34. The conduit. As we noted earlier, securitization became the crossborder link between debt-hungry U.S. households and asset-hungry domestic and foreign investors (Figure 10). Its key contribution was to make retail loans portable. As bundling went from simple, singletranche, GSE-guaranteed passthrough MBSs to multi-tranche, multiclass structures, a new element of alchemy was introduced: the ability to take loans of unknown credit quality, add over-collateralization and other credit enhancements, and issue top-rated ABSs. These securities were much in demand, especially when the supply of U.S. Treasuries was hardly growing: by risk-averse real money investors, by banks in jurisdictions with risk-weighted capital rules but not plain leverage ratios (e.g., Europe), and by shadow banks in need of funding collateral. In all, the process was so effective that it helped inflate the supply of credit to U.S. households (shown earlier), contributing to the U.S. housing bubble.

Figure 10.Was it the Bundling? Gross Assets and Debt of U.S. Private-Label Securitization Pools

Sources: Fed, Flow of Funds; and Fund staff estimates.

35. The robotization of finance. The basic principle of securitization is automation. The SPV is like a leveraged “bank,” albeit one where all decisions are made up front: the asset portfolio, the capital structure, the designated third-party servicer. The issuing entity is not only “bankruptcy remote” in that its assets cannot be clawed back into the bankruptcy estate of its arranger should the arranger become insolvent, it itself is designed to never fall under the provisions of the Bankruptcy Code and instead to follow a predetermined wind-up sequence should income fall short of promised payouts. Thus, from the moment of inception on, the pool is static. Everything is designed to minimize operating costs, with the resulting savings distributed as fees to the securitizer and a few extra basis points in yield to investors. The entire shadow banking system revolved around this technology—creating, funding, and trading private-label ABSs and asset backed commercial paper (ABCP).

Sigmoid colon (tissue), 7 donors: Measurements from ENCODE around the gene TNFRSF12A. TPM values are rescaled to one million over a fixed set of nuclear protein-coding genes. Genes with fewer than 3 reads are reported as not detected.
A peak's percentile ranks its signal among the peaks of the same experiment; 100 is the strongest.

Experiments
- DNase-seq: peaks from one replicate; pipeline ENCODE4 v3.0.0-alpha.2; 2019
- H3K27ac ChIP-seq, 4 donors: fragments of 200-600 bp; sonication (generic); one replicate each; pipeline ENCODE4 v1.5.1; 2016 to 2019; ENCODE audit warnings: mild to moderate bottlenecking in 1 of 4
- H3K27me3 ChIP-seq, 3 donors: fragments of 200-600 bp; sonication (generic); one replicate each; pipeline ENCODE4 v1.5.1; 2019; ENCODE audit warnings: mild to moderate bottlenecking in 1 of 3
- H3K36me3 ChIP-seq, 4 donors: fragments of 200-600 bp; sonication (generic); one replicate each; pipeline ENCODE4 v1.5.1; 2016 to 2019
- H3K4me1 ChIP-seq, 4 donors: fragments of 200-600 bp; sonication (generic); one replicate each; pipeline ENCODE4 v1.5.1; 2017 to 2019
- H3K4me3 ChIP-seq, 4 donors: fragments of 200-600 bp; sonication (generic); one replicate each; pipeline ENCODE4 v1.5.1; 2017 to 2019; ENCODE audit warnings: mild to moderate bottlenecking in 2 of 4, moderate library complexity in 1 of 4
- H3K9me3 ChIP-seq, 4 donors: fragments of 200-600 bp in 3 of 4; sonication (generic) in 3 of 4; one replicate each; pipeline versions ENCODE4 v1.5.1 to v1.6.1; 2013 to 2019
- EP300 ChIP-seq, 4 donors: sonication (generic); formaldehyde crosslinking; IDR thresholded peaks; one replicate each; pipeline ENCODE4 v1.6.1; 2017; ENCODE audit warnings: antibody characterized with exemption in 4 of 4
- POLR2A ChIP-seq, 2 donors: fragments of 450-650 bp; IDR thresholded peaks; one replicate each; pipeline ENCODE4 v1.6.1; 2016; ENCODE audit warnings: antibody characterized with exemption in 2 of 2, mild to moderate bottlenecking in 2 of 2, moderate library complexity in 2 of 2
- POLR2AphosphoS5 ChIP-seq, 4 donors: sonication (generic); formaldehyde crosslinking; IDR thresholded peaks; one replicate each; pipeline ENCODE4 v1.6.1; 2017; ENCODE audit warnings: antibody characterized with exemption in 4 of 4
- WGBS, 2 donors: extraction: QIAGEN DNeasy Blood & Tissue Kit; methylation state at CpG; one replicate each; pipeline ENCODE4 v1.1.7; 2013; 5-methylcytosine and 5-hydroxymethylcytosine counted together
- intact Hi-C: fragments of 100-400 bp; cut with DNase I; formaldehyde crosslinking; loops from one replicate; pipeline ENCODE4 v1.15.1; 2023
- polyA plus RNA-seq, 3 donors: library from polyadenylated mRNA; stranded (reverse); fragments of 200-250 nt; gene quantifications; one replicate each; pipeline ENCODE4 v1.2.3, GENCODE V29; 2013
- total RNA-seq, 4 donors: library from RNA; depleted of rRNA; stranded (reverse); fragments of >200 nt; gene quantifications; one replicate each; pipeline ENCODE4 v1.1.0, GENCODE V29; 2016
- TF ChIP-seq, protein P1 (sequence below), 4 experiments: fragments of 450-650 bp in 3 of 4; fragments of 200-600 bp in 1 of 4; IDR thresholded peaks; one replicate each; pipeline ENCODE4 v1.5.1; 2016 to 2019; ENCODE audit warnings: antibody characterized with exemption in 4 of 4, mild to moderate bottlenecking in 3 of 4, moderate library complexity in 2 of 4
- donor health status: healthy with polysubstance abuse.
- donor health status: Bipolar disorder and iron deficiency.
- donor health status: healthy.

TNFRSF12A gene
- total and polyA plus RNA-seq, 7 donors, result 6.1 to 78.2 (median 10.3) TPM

36. McMansions, flatscreens, and foreigners. We eyeball the data (Panels 10a–10f). By borrower, one-fifth of U.S. household debt (an amount worth over 20 percent of GDP) was privately securitized as of mid-2007, compared with about 7 percent for nonfinancial business and 3 percent for the financial sector. By instrument, residential mortgages dominated SPV assets (followed by consumer credit and commercial mortgages), while term ABSs made up almost 80 percent of SPV liabilities. By lender, some 60 percent of U.S. private-label pool securities outstanding were owned by the U.S. financial sector, 22 percent by the RoW, and 13 percent by U.S. households (i.e., hedge funds)—but the largest risk exposure sat with foreign investors, whose holdings of U.S. private-label ABSs and ABCP comprised 13 percent of their gross credit market claims on the United States.